As new construction projects rise in downtown Rochester for an ambitious Mayo Clinic expansion, a group of people who fear the loss of historic buildings has redoubled efforts to save them.

A consultant will soon deliver an interim report that makes the case for creating a historic district in downtown Rochester, a move that some preservationists hope will be a bulwark to protect historic buildings from the red-hot property market that Mayo's expansion has created.

Meanwhile, emboldened by a new historic preservation ordinance that was years in the making, the city's Heritage Preservation Commission, which itself is only four years old, will hold a first-of-its-kind public hearing next month to determine if a local hotel building warrants historic designation.

And local historians like John Kruesel, an antiques dealer, and Kevin Lund, a local district court judge, have given public talks listing the buildings that have been lost to sudden demolitions to help others see the value in preservation.

It's a change from years past, when most of the city allowed the Mayo Clinic to operate as it pleased, even if that meant losing an architectural gem for the sake of a parking lot, said Kruesel.

"The power brokers of this community did not want to have any speed bumps in the road," he said.

Rochester today has 15 properties on the National Register of Historic Places, several of which have ties to the Mayo Clinic. Those properties are well-known, but preservationists say another crop of lesser-known buildings could be in jeopardy as market values and the long-term plans of the Mayo Clinic drive a slate of new development in the downtown core.

A city-generated inventory of notable buildings includes some 13 "landmark" properties and an additional 61 properties under consideration for landmark status. There would be even more properties on the potential list, but 32 of them face some sort of challenge either from their owner or for other reasons and will be the subject of future public hearings by the Historic Preservation Commission.

It's a discussion welcomed by people like Lund, the judge.

"There's a different level of awareness than there was 10 years ago," he said. A sometimes guide who takes people on walking tours to show off the city's history, Lund said he's concerned that too many locals imagine a future for Rochester of "projected relentless development."

First test coming

Lund served on a precursor to the city's Historic Preservation Commission in the 1980s and drafted a historic preservation ordinance at the request of a City Council member. It was rejected. More than 30 years later, a similar ordinance finally passed and was made into local law in December.

One of the new ordinance's first tests comes next month when the Historic Preservation Commission will hold a public hearing to determine if the former Carlton Hotel, now home to a Days Inn, merits designation as a historic property.

"If the Carlton is not protected, I believe it will be demolished," said E. Christine Schultze, the chair of the Historic Preservation Commission. Even if her group designates a property as historic, it doesn't mean it will be spared from demolition, she explained. A historic designation requires that a property owner make a case that demolition is the only option, something that can take an "amazing amount of information."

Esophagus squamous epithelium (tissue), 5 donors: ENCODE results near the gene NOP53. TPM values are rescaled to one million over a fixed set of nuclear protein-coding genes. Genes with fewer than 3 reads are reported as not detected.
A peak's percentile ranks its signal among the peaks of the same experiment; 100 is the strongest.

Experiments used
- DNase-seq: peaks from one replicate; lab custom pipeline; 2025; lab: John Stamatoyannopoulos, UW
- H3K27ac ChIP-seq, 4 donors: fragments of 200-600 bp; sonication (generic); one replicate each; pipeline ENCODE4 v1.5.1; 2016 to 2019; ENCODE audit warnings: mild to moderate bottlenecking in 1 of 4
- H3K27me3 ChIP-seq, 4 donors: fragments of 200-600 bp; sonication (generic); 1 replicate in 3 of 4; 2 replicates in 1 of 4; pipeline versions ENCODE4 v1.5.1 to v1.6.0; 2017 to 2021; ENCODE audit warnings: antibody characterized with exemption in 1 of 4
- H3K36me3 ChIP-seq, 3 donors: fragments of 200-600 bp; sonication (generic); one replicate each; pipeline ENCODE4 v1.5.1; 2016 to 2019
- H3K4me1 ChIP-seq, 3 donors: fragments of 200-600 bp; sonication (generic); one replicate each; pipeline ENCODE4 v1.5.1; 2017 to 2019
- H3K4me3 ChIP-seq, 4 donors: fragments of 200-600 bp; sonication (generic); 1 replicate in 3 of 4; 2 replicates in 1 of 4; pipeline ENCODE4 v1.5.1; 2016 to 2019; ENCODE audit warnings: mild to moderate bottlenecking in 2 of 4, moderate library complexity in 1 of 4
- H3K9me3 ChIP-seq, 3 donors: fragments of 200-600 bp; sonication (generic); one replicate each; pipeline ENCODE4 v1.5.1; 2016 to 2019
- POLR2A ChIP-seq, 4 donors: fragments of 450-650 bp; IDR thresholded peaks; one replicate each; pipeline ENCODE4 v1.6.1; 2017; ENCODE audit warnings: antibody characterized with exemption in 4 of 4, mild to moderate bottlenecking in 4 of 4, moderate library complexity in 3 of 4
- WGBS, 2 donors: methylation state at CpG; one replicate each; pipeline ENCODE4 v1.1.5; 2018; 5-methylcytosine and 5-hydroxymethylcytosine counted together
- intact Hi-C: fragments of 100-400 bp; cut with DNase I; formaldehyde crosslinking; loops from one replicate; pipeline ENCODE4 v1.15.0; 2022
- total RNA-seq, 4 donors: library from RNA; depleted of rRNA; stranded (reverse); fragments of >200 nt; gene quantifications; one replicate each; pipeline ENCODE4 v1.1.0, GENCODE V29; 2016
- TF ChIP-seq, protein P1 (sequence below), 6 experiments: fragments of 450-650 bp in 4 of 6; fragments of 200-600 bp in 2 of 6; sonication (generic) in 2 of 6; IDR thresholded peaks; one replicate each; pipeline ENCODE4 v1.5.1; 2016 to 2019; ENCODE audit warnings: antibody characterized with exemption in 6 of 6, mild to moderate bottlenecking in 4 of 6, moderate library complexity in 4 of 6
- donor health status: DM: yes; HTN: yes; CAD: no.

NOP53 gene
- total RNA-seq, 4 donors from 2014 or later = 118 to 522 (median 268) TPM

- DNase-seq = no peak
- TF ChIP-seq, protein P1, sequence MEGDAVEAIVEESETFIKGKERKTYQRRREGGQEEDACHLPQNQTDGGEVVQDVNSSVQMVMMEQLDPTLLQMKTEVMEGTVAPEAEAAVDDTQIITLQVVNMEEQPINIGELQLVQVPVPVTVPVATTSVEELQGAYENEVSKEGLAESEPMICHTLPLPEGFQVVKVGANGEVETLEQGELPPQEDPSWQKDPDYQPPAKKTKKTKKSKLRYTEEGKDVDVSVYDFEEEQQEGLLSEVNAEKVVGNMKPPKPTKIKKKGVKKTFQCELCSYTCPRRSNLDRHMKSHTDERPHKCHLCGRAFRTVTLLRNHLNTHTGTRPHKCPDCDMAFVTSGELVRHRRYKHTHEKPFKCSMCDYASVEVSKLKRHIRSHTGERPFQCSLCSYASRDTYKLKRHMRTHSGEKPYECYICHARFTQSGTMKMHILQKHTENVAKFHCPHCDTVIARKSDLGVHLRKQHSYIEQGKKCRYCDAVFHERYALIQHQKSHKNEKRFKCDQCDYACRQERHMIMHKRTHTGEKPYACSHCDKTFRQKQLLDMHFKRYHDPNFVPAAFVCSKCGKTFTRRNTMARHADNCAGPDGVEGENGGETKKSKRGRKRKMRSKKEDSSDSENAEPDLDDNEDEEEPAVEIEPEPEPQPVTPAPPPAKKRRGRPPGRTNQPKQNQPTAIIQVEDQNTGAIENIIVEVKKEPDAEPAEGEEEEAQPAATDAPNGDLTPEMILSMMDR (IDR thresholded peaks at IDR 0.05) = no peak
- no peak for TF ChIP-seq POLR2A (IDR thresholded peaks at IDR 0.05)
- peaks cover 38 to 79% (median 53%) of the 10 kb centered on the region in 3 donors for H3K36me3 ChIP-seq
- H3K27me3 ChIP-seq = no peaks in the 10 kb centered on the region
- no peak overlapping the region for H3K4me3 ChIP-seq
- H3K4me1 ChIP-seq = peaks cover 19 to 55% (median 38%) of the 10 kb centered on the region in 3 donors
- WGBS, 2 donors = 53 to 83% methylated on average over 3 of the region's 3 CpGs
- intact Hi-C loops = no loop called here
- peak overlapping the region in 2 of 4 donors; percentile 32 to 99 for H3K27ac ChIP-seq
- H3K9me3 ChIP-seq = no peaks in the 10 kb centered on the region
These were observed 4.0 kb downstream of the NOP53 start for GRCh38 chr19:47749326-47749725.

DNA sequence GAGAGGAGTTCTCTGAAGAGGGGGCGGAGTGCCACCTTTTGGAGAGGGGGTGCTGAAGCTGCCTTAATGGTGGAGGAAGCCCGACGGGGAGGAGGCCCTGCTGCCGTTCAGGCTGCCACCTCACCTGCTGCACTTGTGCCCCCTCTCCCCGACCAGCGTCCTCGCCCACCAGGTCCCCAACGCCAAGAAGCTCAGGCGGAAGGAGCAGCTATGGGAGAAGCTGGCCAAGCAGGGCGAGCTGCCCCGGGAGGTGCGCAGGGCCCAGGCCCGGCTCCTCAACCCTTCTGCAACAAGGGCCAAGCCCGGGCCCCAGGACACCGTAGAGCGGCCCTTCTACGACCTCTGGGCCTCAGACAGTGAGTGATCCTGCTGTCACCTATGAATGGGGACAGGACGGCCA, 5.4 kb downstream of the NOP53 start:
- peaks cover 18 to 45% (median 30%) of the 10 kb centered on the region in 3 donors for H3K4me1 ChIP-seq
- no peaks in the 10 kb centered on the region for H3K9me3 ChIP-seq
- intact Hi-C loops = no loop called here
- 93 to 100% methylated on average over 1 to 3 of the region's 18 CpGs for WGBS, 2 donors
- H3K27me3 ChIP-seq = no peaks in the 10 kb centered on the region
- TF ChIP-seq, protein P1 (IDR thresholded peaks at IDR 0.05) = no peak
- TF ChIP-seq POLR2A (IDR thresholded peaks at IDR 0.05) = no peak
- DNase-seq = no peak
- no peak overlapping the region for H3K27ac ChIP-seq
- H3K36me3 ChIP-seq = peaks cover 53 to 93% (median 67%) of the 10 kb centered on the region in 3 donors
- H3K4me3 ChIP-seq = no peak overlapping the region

The commission's work will soon include another initiative when a consultant, PVN Works, reports back in coming weeks evaluating the creation of a downtown historic district. The city is already home to two historic districts, both of them Mayo-related, but some of the older, two-story commercial buildings downtown don't yet have any recognition.

The four-to-five block area would include the Carlton.

On paper, at least, the Mayo Clinic's expansion plan supports historic preservation. The plan, known as Destination Medical Center, outlines a multibillion-dollar, 20-year path to enlarge Mayo's campus and rebuild Rochester's downtown into a destination in its own right.

A lengthy document that spells out the ideas behind the expansion includes a short section on historic preservation, saying the hospital should work with the city to identify historic assets and balance development with preservation.

A Mayo spokesman was not immediately available Friday to discuss the hospital's approach, but the clinic has been negotiating with the Historic Preservation Commission as it assembles its historic list.

The clinic has challenged three Mayo properties for inclusion on the list, including the Rochester Travelers Hotel, which the clinic purchased in 2001, and two additions to the old Lourdes High School, which the clinic purchased in 2013.

Those properties could become the subject of future public hearings, and for locals with long memories of past Mayo buildings that were razed without public comment, that's at least a change for the better.

Barry Skolnick, a community activist and history buff who moved to Rochester as an adult, said he knows some of the city's architectural past only from pictures.

"We've knocked down a lot of our heritage," he said.